How’s that working for you?’


I’m at Parliament House in Canberra preparing for a type 1 diabetes and technology event being held later today. Walking through security, three security staff honed in on my upper arm.

Your patch, is it doing the trick?’

I was confused. ‘I’m sorry. Excuse me?’

‘Are you an ex-smoker?’

‘Oh! This? It’s not a nicotine patch. It’s a continuous glucose monitor. I have diabetes.’

I don’t know if they believed me. I gathered my bag and moved on through the security area. ‘Diabetes,’ I said again. ‘It checks my blood sugar.’

My invisible illness is pretty visible today.

I made the decision yesterday morning to site my sensor on my upper arm rather than my stomach. The last two sensors I have worn left my skin slightly irritated, so I though I would give the skin around my belly a rest. I also haven’t been thrilled with how long the sensors have lasted – the last two survived a mere 10 and 12 days which is not great when I have been known to get closer to three weeks. (I know, I know, they are meant to work for 7 days. But at over $80 a pop, I do everything in my power to make sure they last as long as bloody possible!)

Before I got to work yesterday morning, three different people had asked what the thing on my arm was. Once I got into the office, another couple of people asked (…don’t even want to remind you all that I work for a diabetes organisation…)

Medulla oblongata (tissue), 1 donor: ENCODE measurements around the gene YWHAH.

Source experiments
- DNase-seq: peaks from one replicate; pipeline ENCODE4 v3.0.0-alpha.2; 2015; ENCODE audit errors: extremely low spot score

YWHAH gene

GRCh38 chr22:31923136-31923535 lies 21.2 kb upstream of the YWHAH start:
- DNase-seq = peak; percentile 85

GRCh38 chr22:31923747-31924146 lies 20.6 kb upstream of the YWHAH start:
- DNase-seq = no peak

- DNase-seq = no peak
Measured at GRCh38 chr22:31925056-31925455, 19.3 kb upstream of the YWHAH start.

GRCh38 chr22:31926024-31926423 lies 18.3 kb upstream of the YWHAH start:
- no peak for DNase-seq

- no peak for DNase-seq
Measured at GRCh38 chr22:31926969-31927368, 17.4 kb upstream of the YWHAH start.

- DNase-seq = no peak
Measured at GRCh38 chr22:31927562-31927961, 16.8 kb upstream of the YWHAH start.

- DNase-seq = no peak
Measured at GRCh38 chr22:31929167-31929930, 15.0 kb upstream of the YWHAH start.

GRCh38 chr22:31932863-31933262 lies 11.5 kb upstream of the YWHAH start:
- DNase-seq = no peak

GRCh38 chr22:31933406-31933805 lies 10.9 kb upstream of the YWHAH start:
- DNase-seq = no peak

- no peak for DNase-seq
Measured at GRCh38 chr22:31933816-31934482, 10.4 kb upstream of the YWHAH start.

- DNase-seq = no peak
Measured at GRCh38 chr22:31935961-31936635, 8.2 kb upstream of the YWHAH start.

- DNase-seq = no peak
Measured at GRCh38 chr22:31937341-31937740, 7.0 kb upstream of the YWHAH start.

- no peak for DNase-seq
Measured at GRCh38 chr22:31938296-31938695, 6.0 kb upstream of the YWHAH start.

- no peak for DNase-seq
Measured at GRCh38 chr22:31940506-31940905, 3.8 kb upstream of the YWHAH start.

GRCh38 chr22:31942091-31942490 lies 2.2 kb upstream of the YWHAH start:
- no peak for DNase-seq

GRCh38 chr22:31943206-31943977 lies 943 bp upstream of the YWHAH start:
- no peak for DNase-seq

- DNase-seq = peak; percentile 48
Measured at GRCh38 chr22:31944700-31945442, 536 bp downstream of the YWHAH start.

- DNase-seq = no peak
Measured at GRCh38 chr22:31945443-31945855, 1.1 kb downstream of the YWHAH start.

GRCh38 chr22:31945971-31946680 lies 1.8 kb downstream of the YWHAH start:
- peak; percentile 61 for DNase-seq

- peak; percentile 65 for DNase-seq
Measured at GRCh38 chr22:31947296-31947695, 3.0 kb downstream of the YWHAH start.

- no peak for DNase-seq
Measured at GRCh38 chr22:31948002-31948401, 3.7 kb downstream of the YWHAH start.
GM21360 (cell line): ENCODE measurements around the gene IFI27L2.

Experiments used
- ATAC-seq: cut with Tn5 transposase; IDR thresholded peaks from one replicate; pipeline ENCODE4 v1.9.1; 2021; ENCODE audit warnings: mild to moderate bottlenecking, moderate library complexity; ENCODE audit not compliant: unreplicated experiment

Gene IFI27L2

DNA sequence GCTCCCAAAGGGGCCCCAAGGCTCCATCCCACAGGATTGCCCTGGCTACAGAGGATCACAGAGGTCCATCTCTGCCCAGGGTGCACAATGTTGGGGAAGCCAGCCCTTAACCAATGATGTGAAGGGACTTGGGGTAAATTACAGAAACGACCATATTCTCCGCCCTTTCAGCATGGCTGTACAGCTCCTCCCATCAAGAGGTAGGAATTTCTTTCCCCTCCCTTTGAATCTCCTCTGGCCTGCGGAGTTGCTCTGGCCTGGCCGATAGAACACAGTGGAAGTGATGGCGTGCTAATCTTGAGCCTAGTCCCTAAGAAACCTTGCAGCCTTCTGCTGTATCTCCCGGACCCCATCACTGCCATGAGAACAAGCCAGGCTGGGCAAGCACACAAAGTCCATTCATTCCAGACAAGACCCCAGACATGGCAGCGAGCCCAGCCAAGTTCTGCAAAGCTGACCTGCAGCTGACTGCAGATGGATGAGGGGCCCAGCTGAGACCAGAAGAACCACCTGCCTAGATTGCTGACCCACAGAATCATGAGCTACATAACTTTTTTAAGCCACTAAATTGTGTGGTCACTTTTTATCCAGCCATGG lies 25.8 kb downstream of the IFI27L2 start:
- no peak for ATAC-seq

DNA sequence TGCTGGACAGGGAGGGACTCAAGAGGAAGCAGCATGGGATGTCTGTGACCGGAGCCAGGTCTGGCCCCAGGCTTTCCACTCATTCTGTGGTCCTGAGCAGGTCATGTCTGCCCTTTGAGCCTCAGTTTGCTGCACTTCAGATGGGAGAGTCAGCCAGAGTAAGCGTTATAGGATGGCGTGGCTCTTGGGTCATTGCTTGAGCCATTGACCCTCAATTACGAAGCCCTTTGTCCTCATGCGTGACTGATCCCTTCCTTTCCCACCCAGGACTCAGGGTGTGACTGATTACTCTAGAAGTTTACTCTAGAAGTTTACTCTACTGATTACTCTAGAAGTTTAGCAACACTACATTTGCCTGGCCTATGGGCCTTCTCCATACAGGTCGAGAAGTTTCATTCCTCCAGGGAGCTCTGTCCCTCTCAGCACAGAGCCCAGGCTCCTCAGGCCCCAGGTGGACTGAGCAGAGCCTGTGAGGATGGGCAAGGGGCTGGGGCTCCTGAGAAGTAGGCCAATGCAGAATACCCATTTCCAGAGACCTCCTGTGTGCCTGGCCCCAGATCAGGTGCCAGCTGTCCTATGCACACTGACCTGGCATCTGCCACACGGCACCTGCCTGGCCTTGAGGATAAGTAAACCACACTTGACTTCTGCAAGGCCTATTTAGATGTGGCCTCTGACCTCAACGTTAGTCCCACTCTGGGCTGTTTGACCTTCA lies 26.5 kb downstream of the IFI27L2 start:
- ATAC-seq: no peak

Waiting for a coffee at my local this morning, the barista asked about it and yesterday, at the cafe near work, I could see the people around me looking at my arm and heard them guessing what it was.

At the airport today, a security guard asked if it could be removed and then wanted to engage in a conversation about it, and the woman sitting next to me also asked about it.

It’s been very confronting.

I have never hidden my diabetes. I used to inject at the dinner table before starting pump therapy. And since using a pump, I pull it our from under my clothes to bolus, or see my CGM graph without a second thought. I check my BGL whenever and wherever I want.

But while these diabetes chores occasionally attract a comment, it is nothing like the last two days.

I found myself sitting at lunch today with my right arm cupping the transmitter and sensor to hide it from view. I’ve been cursing the beautiful weather that means I don’t need to wear long sleeves to cover the device. And I’m terrified that people think I am wearing it on my arm to attract attention.

I have always been able to see the pros and cons of having an invisible health condition. Sometimes, the fact that there are no obvious signs of diabetes means that people don’t understand how significant a role it plays in day to day life. But the flip side is that it can be neatly packed away; it can be private. I actually love that about it.

But right now, I don’t have that luxury. Right now it is out, loud and proud for all to see. And I am not comfortable with it at all.